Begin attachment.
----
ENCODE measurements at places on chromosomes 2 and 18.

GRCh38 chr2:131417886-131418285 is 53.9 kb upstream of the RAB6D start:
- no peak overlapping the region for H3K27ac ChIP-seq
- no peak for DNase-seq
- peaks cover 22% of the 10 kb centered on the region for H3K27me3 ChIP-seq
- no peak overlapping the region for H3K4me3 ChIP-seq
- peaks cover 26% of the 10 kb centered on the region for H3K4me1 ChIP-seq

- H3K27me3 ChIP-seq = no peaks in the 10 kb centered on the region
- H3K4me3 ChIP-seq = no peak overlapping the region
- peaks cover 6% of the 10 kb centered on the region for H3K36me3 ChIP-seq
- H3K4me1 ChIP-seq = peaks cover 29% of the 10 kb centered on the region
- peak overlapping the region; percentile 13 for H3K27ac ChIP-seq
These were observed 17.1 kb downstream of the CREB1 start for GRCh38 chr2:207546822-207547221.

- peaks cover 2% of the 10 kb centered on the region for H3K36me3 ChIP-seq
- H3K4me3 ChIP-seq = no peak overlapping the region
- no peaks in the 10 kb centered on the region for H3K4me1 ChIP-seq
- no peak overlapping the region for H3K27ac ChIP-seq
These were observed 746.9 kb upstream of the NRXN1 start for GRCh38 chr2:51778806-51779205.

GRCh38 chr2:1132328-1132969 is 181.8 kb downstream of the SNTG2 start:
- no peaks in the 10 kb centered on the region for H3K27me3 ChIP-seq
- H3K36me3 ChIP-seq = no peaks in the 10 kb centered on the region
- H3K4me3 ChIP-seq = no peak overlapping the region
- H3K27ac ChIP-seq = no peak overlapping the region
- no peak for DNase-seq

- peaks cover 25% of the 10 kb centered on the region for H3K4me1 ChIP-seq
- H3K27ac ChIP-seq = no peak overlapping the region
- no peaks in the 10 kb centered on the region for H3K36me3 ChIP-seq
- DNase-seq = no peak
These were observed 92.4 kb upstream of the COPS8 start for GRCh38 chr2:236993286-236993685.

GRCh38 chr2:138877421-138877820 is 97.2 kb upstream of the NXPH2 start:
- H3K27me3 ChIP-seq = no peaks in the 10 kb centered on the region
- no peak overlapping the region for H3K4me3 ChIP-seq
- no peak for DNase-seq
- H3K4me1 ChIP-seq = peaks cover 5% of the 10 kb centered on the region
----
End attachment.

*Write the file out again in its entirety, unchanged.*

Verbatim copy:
ENCODE measurements at places on chromosomes 2 and 18.

GRCh38 chr2:131417886-131418285 is 53.9 kb upstream of the RAB6D start:
- no peak overlapping the region for H3K27ac ChIP-seq
- no peak for DNase-seq
- peaks cover 22% of the 10 kb centered on the region for H3K27me3 ChIP-seq
- no peak overlapping the region for H3K4me3 ChIP-seq
- peaks cover 26% of the 10 kb centered on the region for H3K4me1 ChIP-seq

- H3K27me3 ChIP-seq = no peaks in the 10 kb centered on the region
- H3K4me3 ChIP-seq = no peak overlapping the region
- peaks cover 6% of the 10 kb centered on the region for H3K36me3 ChIP-seq
- H3K4me1 ChIP-seq = peaks cover 29% of the 10 kb centered on the region
- peak overlapping the region; percentile 13 for H3K27ac ChIP-seq
These were observed 17.1 kb downstream of the CREB1 start for GRCh38 chr2:207546822-207547221.

- peaks cover 2% of the 10 kb centered on the region for H3K36me3 ChIP-seq
- H3K4me3 ChIP-seq = no peak overlapping the region
- no peaks in the 10 kb centered on the region for H3K4me1 ChIP-seq
- no peak overlapping the region for H3K27ac ChIP-seq
These were observed 746.9 kb upstream of the NRXN1 start for GRCh38 chr2:51778806-51779205.

GRCh38 chr2:1132328-1132969 is 181.8 kb downstream of the SNTG2 start:
- no peaks in the 10 kb centered on the region for H3K27me3 ChIP-seq
- H3K36me3 ChIP-seq = no peaks in the 10 kb centered on the region
- H3K4me3 ChIP-seq = no peak overlapping the region
- H3K27ac ChIP-seq = no peak overlapping the region
- no peak for DNase-seq

- peaks cover 25% of the 10 kb centered on the region for H3K4me1 ChIP-seq
- H3K27ac ChIP-seq = no peak overlapping the region
- no peaks in the 10 kb centered on the region for H3K36me3 ChIP-seq
- DNase-seq = no peak
These were observed 92.4 kb upstream of the COPS8 start for GRCh38 chr2:236993286-236993685.

GRCh38 chr2:138877421-138877820 is 97.2 kb upstream of the NXPH2 start:
- H3K27me3 ChIP-seq = no peaks in the 10 kb centered on the region
- no peak overlapping the region for H3K4me3 ChIP-seq
- no peak for DNase-seq
- H3K4me1 ChIP-seq = peaks cover 5% of the 10 kb centered on the region